A sputum smear is spread over an area of 200 mm2 and contains about 0.01 ml of the specimen. Each oil-immersion field has an area of 0.02 mm2. Therefore, there are 10,000 fields on the slide. If a specimen contains 5000 bacilli/ml, there will be 50 bacilli distributed over entire smear and 1 bacilli over 200 fields.

Considering that the bacilli are not distributed evenly over the smear, there must be at least 10,000 bacilli/ml to detect 1 bacillus over 200 fields.

 

 

 

What precautions are needed to reduce false positive sputum smear results?

Ans:

Rinse mouth before sputum collection or collect specimen before food.

Use separate wooden stick for each smear preparation and stain each slide separately on a rack.

Use new slides. Nevertheless, the scratches on the slide can be differentiated as these occur in parallel rows and are found deeper.

Use fresh stains and preferably filter the stains before use.

Preferably, use distilled water to avoid false positive result from environmental mycobacteria.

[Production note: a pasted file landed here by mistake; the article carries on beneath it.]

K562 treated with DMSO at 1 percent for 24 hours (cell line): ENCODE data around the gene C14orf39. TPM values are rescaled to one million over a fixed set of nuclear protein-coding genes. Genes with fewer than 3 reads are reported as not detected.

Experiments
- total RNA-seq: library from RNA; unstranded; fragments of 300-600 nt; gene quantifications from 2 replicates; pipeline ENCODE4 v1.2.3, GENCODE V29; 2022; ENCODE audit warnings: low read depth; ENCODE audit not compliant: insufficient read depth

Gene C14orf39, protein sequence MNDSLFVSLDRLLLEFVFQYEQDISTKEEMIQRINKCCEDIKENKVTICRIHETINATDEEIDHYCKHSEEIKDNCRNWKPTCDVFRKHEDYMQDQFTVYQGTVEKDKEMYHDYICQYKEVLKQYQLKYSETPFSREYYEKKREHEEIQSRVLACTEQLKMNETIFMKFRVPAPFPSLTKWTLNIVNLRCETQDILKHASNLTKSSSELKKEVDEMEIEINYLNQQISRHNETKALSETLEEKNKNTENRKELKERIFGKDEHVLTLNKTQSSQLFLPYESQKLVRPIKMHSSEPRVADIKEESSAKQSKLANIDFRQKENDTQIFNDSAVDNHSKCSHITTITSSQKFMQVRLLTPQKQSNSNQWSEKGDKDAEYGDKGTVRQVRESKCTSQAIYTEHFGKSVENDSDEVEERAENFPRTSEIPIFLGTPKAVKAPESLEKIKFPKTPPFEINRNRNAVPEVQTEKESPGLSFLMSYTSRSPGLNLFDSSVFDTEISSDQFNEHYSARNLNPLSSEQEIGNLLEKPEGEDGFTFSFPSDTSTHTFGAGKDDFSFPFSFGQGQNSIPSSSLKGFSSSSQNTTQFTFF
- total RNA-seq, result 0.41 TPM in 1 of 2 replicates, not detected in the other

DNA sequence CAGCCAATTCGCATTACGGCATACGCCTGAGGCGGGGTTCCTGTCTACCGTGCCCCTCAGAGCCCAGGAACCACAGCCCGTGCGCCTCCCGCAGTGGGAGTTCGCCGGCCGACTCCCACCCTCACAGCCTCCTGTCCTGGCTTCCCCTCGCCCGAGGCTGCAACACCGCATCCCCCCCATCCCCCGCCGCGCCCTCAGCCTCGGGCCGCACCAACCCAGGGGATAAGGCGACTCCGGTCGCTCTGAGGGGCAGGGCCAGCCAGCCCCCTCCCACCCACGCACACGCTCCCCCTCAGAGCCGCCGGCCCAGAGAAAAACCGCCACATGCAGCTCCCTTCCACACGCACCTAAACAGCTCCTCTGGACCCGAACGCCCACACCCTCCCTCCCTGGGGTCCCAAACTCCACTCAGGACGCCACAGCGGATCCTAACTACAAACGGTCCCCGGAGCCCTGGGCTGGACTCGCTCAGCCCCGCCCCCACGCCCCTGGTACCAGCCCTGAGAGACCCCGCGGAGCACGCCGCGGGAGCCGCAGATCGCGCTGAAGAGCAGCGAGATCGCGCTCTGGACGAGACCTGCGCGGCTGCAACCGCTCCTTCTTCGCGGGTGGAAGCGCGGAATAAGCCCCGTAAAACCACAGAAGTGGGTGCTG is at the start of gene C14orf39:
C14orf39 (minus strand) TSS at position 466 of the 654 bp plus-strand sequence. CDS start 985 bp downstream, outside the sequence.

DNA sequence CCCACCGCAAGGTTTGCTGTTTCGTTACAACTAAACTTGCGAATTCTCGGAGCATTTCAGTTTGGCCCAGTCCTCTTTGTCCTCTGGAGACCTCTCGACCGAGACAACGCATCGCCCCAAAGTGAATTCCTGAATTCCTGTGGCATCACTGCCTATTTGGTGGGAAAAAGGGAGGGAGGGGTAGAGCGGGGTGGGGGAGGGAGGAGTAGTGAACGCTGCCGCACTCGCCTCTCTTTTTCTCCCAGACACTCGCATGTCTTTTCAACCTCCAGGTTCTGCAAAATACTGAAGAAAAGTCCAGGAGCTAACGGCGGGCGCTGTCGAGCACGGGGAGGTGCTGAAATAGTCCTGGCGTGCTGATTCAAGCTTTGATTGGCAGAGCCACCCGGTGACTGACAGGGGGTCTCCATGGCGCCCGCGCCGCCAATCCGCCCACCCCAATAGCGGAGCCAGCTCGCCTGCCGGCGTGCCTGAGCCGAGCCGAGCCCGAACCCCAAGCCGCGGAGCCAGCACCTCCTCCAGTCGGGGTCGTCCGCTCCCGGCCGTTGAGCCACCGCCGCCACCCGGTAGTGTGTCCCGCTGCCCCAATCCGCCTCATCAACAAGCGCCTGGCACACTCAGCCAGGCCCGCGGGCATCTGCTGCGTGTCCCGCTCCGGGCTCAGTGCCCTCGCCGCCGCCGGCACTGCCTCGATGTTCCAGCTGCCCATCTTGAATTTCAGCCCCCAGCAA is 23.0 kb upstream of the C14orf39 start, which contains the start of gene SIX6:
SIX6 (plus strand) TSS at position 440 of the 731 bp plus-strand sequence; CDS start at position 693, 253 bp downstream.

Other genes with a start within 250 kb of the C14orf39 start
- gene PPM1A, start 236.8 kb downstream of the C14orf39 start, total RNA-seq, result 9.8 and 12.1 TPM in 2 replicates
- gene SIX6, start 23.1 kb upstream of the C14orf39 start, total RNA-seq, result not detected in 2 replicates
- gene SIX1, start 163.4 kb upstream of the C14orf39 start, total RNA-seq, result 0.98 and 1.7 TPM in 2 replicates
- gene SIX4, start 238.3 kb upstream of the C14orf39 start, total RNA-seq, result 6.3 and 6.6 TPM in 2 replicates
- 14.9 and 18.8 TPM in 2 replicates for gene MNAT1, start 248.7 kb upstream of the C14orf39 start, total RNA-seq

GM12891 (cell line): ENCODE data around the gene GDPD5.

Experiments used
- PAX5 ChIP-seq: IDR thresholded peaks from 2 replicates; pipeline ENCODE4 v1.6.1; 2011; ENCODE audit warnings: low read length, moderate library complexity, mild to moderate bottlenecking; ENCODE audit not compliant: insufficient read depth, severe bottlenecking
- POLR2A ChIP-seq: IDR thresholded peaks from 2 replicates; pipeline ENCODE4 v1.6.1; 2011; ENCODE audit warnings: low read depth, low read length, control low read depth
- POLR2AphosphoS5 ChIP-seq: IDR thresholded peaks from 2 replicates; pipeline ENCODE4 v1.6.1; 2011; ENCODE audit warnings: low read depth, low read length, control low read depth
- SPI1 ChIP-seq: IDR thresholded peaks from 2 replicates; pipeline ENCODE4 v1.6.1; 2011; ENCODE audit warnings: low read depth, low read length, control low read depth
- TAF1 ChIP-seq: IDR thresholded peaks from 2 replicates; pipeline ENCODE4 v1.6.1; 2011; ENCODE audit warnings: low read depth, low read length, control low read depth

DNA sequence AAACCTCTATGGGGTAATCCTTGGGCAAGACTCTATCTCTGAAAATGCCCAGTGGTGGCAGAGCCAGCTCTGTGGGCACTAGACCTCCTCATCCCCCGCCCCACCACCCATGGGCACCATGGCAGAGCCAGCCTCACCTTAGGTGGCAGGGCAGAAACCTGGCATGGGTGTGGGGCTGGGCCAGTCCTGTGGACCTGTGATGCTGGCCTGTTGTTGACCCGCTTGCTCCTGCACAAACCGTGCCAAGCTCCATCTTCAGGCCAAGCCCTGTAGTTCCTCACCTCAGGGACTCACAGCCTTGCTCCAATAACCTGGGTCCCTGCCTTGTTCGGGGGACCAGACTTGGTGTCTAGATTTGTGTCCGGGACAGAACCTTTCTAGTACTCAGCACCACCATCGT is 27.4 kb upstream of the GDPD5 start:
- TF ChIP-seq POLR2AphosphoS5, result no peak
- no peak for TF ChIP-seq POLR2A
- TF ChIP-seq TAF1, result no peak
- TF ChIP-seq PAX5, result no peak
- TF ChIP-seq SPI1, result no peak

Do not touch the slide with the objective of the microscope or the oil dropper.

Clean lens with a lens cleaning paper (not cotton) after exam of each slide.

 

 

 

 

 

 

What are common reasons of false negative results?

Ans:

Improper guidance to the patient resulting in poor quality of the sputum sample is the most common reason of a false negative result.

Bacilli may loose acid fastness if exposed to excessive heat (over heating while fixing the slide), direct sunlight, or long period of storage in hot and humid conditions.